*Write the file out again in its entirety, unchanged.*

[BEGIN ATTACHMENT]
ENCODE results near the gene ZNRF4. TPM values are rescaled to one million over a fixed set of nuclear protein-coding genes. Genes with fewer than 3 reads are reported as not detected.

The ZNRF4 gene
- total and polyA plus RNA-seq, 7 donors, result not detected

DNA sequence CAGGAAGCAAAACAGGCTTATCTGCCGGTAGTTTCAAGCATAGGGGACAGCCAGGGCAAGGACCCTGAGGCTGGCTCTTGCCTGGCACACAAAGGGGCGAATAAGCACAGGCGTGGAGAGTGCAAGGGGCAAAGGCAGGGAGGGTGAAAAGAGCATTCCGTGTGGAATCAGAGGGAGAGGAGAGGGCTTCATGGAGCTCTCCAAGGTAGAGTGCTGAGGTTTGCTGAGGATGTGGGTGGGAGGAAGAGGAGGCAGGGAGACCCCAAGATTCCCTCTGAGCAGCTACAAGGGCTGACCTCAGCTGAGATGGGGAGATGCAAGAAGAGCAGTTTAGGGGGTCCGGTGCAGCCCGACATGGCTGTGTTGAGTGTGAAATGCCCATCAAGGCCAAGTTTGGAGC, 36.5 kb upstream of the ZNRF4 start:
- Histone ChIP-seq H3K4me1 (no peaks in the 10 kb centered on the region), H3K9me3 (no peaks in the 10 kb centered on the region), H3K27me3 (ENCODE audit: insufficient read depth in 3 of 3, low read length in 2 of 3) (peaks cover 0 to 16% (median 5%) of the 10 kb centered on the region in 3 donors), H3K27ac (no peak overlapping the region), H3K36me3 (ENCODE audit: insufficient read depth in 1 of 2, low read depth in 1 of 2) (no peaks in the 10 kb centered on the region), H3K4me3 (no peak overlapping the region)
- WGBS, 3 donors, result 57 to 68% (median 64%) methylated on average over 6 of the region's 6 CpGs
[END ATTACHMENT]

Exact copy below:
ENCODE results near the gene ZNRF4. TPM values are rescaled to one million over a fixed set of nuclear protein-coding genes. Genes with fewer than 3 reads are reported as not detected.

The ZNRF4 gene
- total and polyA plus RNA-seq, 7 donors, result not detected

DNA sequence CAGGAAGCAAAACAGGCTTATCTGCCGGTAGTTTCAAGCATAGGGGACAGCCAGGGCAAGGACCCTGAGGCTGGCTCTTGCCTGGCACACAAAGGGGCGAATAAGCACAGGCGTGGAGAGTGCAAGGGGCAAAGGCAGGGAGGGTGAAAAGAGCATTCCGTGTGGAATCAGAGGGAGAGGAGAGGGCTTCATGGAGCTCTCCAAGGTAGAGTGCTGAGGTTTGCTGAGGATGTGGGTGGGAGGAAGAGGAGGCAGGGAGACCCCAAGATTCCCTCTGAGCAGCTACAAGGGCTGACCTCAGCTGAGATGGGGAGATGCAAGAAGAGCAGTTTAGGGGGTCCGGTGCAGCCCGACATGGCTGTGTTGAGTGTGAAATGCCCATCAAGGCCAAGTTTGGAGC, 36.5 kb upstream of the ZNRF4 start:
- Histone ChIP-seq H3K4me1 (no peaks in the 10 kb centered on the region), H3K9me3 (no peaks in the 10 kb centered on the region), H3K27me3 (ENCODE audit: insufficient read depth in 3 of 3, low read length in 2 of 3) (peaks cover 0 to 16% (median 5%) of the 10 kb centered on the region in 3 donors), H3K27ac (no peak overlapping the region), H3K36me3 (ENCODE audit: insufficient read depth in 1 of 2, low read depth in 1 of 2) (no peaks in the 10 kb centered on the region), H3K4me3 (no peak overlapping the region)
- WGBS, 3 donors, result 57 to 68% (median 64%) methylated on average over 6 of the region's 6 CpGs